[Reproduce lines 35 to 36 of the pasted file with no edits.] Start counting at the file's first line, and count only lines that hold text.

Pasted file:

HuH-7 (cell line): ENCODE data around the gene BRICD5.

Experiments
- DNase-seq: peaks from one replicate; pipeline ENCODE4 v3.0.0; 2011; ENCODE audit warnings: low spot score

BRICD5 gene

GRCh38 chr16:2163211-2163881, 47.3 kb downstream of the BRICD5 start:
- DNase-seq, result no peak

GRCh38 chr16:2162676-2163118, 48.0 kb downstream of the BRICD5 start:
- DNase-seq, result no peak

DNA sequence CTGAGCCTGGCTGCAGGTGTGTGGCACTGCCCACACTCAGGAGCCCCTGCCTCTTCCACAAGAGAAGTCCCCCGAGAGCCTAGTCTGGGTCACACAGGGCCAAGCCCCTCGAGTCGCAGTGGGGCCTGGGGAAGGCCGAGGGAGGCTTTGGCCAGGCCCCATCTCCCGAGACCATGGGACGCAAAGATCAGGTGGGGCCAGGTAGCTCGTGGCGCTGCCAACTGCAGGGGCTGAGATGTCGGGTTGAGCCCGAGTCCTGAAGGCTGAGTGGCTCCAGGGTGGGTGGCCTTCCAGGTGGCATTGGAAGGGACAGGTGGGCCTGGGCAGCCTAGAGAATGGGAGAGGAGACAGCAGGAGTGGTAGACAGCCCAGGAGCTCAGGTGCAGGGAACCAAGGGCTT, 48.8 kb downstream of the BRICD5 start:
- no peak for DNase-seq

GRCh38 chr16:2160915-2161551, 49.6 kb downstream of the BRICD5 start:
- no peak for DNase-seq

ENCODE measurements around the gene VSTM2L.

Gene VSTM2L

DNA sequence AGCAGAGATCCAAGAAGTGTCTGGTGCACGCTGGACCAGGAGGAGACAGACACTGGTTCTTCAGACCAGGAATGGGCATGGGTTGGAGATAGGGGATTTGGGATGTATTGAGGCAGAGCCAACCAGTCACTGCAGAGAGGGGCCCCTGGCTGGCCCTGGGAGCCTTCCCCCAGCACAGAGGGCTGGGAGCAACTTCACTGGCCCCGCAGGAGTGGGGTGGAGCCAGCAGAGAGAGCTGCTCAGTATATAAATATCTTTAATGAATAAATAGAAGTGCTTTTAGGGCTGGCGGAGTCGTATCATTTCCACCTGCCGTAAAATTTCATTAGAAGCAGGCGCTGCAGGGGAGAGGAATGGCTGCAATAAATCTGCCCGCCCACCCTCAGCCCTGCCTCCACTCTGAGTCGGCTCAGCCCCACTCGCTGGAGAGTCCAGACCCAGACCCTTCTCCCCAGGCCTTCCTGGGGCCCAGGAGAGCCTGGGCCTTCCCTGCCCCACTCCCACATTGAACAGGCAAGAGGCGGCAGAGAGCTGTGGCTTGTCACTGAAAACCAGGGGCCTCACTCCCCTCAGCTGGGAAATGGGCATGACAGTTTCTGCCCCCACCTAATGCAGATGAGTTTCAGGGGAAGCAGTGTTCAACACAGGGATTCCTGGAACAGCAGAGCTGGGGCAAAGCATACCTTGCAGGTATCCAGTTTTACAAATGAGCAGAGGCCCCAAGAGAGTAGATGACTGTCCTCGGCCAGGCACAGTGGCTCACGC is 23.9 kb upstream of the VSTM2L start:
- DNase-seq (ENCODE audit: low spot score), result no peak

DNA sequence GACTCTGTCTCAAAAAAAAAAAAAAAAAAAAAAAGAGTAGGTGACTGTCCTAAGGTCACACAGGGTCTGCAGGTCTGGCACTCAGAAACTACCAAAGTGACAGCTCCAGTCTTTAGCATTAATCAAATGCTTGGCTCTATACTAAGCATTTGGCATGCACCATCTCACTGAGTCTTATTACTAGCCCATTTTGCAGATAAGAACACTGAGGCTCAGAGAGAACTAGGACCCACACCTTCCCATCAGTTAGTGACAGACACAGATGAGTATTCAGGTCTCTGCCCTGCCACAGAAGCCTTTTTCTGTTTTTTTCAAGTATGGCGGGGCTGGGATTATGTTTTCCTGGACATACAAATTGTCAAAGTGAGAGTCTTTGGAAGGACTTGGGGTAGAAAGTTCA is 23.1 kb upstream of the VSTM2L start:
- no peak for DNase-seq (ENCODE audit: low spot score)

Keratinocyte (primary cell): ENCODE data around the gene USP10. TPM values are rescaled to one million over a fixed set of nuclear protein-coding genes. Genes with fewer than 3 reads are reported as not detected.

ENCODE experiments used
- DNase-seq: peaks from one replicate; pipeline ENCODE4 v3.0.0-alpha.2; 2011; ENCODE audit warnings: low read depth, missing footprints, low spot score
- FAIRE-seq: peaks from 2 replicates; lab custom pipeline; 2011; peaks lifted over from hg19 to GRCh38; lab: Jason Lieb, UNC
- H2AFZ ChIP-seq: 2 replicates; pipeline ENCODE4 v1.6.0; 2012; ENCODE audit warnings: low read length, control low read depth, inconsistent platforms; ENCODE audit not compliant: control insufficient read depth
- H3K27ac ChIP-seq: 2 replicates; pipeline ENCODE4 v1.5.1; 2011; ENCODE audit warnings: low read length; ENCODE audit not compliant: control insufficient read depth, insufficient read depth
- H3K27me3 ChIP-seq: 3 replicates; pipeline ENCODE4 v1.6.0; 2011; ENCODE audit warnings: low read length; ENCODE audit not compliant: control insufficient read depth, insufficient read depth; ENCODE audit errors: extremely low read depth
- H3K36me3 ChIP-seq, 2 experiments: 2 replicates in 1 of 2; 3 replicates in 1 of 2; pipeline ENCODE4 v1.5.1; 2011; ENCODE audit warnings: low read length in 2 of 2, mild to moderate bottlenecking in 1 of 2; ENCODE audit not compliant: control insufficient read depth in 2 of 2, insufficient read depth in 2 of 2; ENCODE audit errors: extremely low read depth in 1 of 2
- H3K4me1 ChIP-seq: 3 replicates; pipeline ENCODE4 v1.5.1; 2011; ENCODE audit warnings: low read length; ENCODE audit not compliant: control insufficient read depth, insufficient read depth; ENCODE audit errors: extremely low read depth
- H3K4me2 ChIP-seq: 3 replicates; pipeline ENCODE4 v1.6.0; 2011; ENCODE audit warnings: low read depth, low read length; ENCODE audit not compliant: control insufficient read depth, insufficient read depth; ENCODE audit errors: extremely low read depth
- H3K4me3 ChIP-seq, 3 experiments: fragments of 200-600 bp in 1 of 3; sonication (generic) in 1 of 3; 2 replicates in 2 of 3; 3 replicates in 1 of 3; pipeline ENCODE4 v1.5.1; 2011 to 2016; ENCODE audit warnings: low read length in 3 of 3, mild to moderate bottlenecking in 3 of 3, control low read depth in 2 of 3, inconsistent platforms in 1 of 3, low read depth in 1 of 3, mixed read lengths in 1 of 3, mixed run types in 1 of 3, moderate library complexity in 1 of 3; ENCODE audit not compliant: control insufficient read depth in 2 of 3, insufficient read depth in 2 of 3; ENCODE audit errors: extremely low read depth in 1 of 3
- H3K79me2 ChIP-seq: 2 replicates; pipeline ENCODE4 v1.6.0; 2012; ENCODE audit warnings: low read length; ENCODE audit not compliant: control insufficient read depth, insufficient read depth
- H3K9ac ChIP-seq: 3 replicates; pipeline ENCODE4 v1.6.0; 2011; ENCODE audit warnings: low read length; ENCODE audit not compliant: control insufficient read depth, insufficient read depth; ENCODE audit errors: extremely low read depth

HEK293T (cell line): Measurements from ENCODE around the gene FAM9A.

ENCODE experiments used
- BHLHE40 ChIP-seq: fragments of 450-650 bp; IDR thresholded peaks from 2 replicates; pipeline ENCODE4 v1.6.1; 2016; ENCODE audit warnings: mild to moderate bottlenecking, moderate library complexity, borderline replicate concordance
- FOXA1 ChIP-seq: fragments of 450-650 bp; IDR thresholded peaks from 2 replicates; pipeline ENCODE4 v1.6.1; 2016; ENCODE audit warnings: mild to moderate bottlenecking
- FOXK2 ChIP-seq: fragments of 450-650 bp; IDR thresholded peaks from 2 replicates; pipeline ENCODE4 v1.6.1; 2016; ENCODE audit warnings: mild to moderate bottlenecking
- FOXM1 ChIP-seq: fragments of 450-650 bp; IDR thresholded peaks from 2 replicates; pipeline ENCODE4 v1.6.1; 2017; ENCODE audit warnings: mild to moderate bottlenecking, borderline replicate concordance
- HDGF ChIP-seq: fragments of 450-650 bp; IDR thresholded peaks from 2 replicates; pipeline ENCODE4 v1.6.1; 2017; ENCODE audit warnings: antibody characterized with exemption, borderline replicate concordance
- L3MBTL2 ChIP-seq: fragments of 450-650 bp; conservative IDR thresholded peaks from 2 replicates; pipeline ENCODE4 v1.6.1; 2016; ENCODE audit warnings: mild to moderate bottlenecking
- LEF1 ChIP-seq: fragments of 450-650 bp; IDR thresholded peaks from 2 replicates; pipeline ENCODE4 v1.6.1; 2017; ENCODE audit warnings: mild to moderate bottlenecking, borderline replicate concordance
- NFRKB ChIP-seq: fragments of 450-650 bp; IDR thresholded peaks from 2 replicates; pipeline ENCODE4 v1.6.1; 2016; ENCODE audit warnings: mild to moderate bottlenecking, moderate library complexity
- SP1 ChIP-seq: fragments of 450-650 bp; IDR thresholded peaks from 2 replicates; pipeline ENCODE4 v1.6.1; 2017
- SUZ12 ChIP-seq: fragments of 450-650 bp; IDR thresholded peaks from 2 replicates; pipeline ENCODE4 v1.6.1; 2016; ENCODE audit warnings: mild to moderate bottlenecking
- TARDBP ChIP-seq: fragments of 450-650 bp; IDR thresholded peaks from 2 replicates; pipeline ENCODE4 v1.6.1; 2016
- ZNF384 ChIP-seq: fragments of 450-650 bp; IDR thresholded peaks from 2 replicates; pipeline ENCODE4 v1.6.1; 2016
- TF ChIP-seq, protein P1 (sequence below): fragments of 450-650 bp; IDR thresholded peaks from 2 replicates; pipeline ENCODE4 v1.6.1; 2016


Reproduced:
- FOXA1 ChIP-seq: fragments of 450-650 bp; IDR thresholded peaks from 2 replicates; pipeline ENCODE4 v1.6.1; 2016; ENCODE audit warnings: mild to moderate bottlenecking
- FOXK2 ChIP-seq: fragments of 450-650 bp; IDR thresholded peaks from 2 replicates; pipeline ENCODE4 v1.6.1; 2016; ENCODE audit warnings: mild to moderate bottlenecking